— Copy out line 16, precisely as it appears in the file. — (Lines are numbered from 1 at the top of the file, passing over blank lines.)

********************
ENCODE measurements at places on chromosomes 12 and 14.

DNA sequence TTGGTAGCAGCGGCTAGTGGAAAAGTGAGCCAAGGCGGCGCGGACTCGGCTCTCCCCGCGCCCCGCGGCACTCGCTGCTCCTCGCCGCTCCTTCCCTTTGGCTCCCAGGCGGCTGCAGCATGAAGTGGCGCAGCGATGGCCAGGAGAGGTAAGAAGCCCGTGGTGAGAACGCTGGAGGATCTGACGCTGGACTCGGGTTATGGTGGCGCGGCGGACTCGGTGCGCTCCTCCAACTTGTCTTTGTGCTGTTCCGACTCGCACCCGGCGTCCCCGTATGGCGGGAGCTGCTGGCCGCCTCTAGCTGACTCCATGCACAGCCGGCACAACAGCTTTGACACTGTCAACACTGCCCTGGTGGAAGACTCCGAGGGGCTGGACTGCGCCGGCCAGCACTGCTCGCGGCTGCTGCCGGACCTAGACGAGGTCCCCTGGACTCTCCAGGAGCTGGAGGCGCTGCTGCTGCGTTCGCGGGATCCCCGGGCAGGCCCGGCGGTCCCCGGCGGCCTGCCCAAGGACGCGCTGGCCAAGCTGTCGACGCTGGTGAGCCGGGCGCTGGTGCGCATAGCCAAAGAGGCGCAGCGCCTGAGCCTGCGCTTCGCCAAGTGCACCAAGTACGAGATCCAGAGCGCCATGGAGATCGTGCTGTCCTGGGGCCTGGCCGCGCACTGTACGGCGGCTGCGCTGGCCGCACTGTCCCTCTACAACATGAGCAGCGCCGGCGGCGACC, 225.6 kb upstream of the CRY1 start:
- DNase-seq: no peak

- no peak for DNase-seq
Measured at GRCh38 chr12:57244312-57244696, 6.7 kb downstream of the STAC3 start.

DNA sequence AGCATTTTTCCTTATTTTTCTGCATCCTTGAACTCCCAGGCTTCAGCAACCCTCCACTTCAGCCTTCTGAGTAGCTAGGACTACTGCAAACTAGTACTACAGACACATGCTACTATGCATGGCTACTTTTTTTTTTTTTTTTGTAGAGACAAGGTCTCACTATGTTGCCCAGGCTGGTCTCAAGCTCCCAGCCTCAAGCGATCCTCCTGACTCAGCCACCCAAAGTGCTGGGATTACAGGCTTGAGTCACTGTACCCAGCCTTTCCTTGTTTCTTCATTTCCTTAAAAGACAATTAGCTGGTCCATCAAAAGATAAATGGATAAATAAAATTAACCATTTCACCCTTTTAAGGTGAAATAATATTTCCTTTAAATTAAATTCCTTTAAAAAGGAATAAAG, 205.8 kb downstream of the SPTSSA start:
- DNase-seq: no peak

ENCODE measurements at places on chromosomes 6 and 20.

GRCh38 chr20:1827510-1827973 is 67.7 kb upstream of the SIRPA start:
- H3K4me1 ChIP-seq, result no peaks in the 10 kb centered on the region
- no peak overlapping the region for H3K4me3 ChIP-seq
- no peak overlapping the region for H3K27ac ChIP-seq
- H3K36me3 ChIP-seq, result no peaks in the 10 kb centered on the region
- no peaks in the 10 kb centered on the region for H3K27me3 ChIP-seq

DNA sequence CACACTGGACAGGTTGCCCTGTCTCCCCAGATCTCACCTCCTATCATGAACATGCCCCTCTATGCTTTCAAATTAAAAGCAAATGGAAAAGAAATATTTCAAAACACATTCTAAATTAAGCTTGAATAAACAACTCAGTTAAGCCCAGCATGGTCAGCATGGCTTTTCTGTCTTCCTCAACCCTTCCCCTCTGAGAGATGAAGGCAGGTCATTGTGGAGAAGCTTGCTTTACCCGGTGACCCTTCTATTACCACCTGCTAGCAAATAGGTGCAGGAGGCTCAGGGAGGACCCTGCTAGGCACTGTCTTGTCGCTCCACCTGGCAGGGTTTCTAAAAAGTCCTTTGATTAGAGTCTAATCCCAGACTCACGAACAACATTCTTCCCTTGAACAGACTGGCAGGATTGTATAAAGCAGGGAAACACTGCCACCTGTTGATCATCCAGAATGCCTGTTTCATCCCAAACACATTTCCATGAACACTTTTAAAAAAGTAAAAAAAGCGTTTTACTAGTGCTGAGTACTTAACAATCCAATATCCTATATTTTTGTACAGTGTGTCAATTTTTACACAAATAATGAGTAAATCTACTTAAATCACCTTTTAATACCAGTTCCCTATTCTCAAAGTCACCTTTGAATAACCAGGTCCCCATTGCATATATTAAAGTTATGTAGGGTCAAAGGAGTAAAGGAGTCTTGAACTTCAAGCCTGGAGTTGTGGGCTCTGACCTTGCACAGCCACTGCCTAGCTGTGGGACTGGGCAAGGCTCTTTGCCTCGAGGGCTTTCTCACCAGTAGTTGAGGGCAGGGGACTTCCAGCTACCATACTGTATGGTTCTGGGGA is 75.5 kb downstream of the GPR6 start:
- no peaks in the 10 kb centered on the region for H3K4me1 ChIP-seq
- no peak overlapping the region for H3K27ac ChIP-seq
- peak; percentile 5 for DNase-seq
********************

- no peaks in the 10 kb centered on the region for H3K4me1 ChIP-seq